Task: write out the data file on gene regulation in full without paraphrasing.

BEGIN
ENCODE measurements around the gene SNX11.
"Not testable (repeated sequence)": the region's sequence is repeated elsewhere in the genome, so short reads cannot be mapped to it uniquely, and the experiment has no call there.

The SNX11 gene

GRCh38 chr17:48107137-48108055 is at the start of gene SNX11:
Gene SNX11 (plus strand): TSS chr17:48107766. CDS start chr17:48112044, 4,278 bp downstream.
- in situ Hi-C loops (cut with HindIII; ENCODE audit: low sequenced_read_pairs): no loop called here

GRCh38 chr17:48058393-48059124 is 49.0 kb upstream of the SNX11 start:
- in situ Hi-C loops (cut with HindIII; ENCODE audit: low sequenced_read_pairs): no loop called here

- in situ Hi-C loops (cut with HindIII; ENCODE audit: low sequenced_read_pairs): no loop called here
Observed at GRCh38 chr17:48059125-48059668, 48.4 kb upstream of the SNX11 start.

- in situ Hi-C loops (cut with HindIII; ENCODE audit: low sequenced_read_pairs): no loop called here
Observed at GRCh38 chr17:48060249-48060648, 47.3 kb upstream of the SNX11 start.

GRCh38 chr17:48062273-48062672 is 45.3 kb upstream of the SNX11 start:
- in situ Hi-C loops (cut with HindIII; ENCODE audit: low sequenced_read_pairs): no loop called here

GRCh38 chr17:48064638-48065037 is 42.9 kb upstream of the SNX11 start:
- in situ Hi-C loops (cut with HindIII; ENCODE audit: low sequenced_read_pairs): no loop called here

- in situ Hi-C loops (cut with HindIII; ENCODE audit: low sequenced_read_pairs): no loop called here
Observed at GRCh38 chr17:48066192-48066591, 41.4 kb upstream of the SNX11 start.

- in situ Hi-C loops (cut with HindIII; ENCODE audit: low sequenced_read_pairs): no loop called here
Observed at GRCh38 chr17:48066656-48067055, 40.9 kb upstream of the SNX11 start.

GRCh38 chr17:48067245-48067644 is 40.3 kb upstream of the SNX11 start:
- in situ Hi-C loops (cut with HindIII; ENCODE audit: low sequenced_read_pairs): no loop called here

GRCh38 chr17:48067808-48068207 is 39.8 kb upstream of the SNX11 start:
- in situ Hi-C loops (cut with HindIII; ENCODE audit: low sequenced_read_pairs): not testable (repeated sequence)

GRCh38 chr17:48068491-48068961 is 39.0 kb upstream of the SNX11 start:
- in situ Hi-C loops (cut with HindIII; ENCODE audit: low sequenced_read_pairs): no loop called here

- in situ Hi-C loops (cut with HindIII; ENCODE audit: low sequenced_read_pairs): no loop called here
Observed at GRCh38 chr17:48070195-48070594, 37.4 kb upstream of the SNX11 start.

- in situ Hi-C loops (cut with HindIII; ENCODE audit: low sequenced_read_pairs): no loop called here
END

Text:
ENCODE measurements around the gene SNX11.
"Not testable (repeated sequence)": the region's sequence is repeated elsewhere in the genome, so short reads cannot be mapped to it uniquely, and the experiment has no call there.

The SNX11 gene

GRCh38 chr17:48107137-48108055 is at the start of gene SNX11:
Gene SNX11 (plus strand): TSS chr17:48107766. CDS start chr17:48112044, 4,278 bp downstream.
- in situ Hi-C loops (cut with HindIII; ENCODE audit: low sequenced_read_pairs): no loop called here

GRCh38 chr17:48058393-48059124 is 49.0 kb upstream of the SNX11 start:
- in situ Hi-C loops (cut with HindIII; ENCODE audit: low sequenced_read_pairs): no loop called here

- in situ Hi-C loops (cut with HindIII; ENCODE audit: low sequenced_read_pairs): no loop called here
Observed at GRCh38 chr17:48059125-48059668, 48.4 kb upstream of the SNX11 start.

- in situ Hi-C loops (cut with HindIII; ENCODE audit: low sequenced_read_pairs): no loop called here
Observed at GRCh38 chr17:48060249-48060648, 47.3 kb upstream of the SNX11 start.

GRCh38 chr17:48062273-48062672 is 45.3 kb upstream of the SNX11 start:
- in situ Hi-C loops (cut with HindIII; ENCODE audit: low sequenced_read_pairs): no loop called here

GRCh38 chr17:48064638-48065037 is 42.9 kb upstream of the SNX11 start:
- in situ Hi-C loops (cut with HindIII; ENCODE audit: low sequenced_read_pairs): no loop called here

- in situ Hi-C loops (cut with HindIII; ENCODE audit: low sequenced_read_pairs): no loop called here
Observed at GRCh38 chr17:48066192-48066591, 41.4 kb upstream of the SNX11 start.

- in situ Hi-C loops (cut with HindIII; ENCODE audit: low sequenced_read_pairs): no loop called here
Observed at GRCh38 chr17:48066656-48067055, 40.9 kb upstream of the SNX11 start.

GRCh38 chr17:48067245-48067644 is 40.3 kb upstream of the SNX11 start:
- in situ Hi-C loops (cut with HindIII; ENCODE audit: low sequenced_read_pairs): no loop called here

GRCh38 chr17:48067808-48068207 is 39.8 kb upstream of the SNX11 start:
- in situ Hi-C loops (cut with HindIII; ENCODE audit: low sequenced_read_pairs): not testable (repeated sequence)

GRCh38 chr17:48068491-48068961 is 39.0 kb upstream of the SNX11 start:
- in situ Hi-C loops (cut with HindIII; ENCODE audit: low sequenced_read_pairs): no loop called here

- in situ Hi-C loops (cut with HindIII; ENCODE audit: low sequenced_read_pairs): no loop called here
Observed at GRCh38 chr17:48070195-48070594, 37.4 kb upstream of the SNX11 start.

- in situ Hi-C loops (cut with HindIII; ENCODE audit: low sequenced_read_pairs): no loop called here